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Intensity of the Simultancous Vibrational Absorption CO2 (v3=1) + N2 (v=1) 2 (v3=0) + N2 (v=0) at 4680 cm-1



B Mate, Gerald T. Fraser, Walter J. Lafferty


Simultaneous or double vibrational collision-induced absorptions in compressed gas mixtures were extensively studied 30-40 years ago. Due to both their large linewidths and their overlap or near overlap with monomer absorptions, the intensities of these bands are difficult to measure accurately. None theless, frequencies and intensities of these transtions have been reported (1). In particular, the CO2-N2 simultaneous transitions have been reported (I). In particular, the CO2-N2 simultaneous transition, CO23 = 1) + N2 (υ = 1) 2 (υ = O), at 4680 cm-1 was first measured by Fahrenfort and Ketelaar (2) in the mid-1950s and, as far as we know, no other intensity studies have been made for this transition. Lineshape studies on this absorption, however, were later carried out by Brodbeck and Bouanich (3). At pressures from 4900 to 17 8000 kPa and path length of 2.26 m. In this work the intensity of the CO2 + N2 simultaneous absorption at 4680 cm-1 has been measured using a Bomem DA3.002 Fourier transform infrared spectrometer coupled to a long-path White-type cell that provides an 84.05-m optical path length (4). All the spectra were recorded at 1 cm-1 resolution using an InSb detector, a CaF2 beam splitter, and a Quartz blackbody source. The measurements were made at room temperature using CO2/N2 mixtures, with a partial density of CO2 between 2 and 5 amagats and a maximum total density of the mixture of 10 amagats. The amagat is the ratio of the density of the gas mixture at the pressure, P, and temperature, T, of the measurement to that at STP, where T = 273.15 K and P = 101.325 kPa. At each sample pressure two spectra consisting of 200 scans were taken and averaged. The sample pressure was determined to 0.1% accuracy using a capacitance manometer. The simultaneous transition band at 4680 cm1 overlaps with the weak 2υ318OCO and the 2υ1 + {upsion}313CO2 bands and, in the high frequency wing, with the strong 2υ1 + υ3 band of CO2 centered at 4860 cm-1. A simple subtraction of the CO2 spectrum from the CO2/N2 mixture spectrum will leave significant residuals due to the CO2 pressure broadening in the presence of N2. To avoid this problem, spectra of mixtures of CO2 and Ar were also taken. Assuming that Ar and N2 have nearly the same pressure-broadening coefficients. Different by only 15% (5), the CO2/AR spectrum has been subtracted from the CO2/N2 spectrum to obtain the simultaneous absorption spectrum. Nitrogen has no observable absorption features in the spectral region studied under our experimental conditions. Several higher resolution spectra (0.3 cm-1) were also taken, but no narrow structure was observed in this band, as observed previously in N2 and O2 collision-induced absorption bands (6, 7). An example of a CO2/N2 spectrum, a CO2/Ar spectrum, and the simultaneous transition spectrum obtained from the previous two is presented in Fig. 1 Several experimental simultaneous absorption spectra are presented in Fib 2. A nonlinear baseline correction was used to determine the integrated bandstrength. The baseline choice was based on the low frequency wing of the band.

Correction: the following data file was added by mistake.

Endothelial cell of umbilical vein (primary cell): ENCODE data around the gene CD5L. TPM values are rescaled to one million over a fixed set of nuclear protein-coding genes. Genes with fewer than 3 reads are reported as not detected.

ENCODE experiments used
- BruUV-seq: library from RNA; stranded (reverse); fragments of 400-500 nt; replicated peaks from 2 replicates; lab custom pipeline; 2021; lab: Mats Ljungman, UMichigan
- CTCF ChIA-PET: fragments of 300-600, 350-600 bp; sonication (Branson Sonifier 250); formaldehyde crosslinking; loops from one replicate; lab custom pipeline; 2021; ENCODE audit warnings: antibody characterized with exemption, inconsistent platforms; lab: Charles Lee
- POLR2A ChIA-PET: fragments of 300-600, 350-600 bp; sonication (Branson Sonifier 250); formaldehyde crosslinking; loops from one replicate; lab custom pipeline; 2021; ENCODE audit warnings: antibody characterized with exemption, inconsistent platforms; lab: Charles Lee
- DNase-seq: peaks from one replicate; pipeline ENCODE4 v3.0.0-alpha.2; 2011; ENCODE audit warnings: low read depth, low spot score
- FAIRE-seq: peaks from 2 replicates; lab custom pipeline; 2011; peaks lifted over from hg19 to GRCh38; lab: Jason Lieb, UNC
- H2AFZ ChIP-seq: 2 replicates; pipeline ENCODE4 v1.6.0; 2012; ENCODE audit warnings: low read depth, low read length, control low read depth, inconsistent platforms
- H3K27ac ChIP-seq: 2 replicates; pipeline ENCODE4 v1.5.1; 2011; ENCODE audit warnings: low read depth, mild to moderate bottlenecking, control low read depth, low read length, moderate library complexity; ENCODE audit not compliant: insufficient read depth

Journal of Molecular Spectroscopy
No. 1


carbon dioxide, collision-induced absorption, pressure broadening, simultaneous absorption


Mate, B. , Fraser, G. and Lafferty, W. (2000), Intensity of the Simultancous Vibrational Absorption CO<sub>2</sub> (v<sub>3</sub>=1) + N<sub>2</sub> (v=1) < CO<sub>2</sub> (v<sub>3</sub>=0) + N<sub>2</sub> (v=0) at 4680 cm<sup>-1</sup>, Journal of Molecular Spectroscopy (Accessed April 18, 2024)
Created May 1, 2000, Updated February 17, 2017